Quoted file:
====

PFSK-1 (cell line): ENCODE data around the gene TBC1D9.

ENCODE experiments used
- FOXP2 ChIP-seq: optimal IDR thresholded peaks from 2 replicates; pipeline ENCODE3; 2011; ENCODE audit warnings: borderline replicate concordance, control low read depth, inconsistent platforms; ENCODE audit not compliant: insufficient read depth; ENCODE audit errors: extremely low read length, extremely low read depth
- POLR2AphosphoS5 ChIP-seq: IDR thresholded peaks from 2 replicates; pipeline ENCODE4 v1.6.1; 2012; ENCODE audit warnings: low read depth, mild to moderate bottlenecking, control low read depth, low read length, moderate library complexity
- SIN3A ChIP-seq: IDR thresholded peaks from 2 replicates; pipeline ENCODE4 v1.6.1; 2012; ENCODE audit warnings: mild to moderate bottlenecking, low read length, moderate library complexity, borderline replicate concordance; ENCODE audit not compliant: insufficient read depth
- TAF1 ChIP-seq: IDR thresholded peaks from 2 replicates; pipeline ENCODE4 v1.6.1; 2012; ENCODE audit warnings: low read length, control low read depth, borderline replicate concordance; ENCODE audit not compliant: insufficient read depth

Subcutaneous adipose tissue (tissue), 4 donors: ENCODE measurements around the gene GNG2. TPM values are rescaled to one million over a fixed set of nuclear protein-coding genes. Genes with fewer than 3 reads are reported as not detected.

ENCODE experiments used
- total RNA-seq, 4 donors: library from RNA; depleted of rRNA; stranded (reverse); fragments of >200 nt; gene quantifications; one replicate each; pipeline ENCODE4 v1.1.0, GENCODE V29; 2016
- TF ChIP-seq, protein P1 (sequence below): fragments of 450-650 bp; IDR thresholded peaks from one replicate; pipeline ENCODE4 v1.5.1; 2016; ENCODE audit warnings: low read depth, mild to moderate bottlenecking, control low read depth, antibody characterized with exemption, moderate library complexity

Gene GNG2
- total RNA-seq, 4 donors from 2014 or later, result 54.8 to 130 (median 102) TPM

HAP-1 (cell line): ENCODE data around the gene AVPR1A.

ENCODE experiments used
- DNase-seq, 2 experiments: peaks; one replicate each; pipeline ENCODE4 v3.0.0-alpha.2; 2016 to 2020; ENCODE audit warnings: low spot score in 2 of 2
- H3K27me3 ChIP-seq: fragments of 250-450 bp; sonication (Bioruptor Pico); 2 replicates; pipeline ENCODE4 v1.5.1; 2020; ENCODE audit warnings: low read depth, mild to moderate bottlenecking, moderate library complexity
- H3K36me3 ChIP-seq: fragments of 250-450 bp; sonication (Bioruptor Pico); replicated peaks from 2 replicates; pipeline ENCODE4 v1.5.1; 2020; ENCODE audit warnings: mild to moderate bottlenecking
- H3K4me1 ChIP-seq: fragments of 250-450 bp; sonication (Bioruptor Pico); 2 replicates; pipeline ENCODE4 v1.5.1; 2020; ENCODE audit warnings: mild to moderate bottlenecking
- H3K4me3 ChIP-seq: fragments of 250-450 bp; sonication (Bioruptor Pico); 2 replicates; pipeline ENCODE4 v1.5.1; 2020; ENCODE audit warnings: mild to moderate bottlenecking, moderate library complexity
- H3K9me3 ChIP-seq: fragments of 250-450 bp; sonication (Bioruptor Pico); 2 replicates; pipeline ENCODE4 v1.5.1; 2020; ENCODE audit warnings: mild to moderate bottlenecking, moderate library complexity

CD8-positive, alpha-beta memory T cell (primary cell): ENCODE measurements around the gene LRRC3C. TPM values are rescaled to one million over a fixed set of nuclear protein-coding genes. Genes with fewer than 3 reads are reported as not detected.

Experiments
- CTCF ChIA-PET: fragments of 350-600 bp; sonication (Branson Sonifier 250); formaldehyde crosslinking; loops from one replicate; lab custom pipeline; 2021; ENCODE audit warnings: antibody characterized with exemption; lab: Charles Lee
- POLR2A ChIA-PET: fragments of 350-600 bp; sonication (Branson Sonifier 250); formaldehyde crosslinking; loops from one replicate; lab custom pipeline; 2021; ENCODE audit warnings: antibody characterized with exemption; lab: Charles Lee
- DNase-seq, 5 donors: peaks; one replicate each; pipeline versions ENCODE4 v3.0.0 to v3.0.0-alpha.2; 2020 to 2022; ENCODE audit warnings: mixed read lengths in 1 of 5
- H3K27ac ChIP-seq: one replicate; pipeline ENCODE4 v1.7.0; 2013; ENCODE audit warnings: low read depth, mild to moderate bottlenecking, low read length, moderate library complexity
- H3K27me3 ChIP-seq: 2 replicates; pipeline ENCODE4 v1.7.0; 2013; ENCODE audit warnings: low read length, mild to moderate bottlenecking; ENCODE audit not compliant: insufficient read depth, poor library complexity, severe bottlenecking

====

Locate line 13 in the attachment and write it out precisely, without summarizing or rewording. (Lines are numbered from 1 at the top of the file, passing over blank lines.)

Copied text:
HAP-1 (cell line): ENCODE data around the gene AVPR1A.